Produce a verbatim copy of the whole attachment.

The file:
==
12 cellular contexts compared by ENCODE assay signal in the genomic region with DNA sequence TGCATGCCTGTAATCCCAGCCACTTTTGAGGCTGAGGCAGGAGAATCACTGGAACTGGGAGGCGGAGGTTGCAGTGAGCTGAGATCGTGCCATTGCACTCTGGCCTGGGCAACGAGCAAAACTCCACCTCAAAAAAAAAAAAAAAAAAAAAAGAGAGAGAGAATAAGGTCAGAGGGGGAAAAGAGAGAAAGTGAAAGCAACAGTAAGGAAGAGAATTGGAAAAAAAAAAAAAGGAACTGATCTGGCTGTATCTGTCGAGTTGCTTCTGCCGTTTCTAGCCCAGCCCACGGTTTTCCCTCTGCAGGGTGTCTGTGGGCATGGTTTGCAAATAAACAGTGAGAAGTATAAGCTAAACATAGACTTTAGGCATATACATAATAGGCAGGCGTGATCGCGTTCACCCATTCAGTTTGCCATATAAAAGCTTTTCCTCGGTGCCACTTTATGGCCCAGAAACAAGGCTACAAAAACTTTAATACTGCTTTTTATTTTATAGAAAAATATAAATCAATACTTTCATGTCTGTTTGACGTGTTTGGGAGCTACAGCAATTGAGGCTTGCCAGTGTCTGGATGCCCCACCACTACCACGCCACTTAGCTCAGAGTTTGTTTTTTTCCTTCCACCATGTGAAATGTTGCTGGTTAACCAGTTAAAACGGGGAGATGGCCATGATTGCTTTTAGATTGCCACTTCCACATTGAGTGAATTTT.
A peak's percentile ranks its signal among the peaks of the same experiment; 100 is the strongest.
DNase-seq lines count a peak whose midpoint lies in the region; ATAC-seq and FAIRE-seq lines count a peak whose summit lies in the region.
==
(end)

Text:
12 cellular contexts compared by ENCODE assay signal in the genomic region with DNA sequence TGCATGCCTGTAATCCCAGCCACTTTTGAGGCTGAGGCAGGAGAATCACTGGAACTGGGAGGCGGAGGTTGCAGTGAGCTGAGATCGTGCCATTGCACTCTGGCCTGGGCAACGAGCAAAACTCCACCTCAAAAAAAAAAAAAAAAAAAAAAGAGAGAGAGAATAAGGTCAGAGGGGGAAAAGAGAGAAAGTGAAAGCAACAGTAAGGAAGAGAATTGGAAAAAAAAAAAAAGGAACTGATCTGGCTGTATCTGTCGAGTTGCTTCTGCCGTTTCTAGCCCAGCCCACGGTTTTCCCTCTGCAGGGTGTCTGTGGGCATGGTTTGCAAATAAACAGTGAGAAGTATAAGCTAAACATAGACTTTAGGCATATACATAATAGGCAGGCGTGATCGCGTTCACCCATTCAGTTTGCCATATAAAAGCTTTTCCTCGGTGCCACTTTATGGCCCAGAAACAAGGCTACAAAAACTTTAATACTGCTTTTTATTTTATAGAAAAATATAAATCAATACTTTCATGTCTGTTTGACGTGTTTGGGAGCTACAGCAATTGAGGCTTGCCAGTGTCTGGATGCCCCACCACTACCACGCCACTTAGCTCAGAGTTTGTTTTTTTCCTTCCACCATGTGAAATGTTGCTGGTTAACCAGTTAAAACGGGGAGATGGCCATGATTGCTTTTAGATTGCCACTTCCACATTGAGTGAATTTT.
A peak's percentile ranks its signal among the peaks of the same experiment; 100 is the strongest.
DNase-seq lines count a peak whose midpoint lies in the region; ATAC-seq and FAIRE-seq lines count a peak whose summit lies in the region.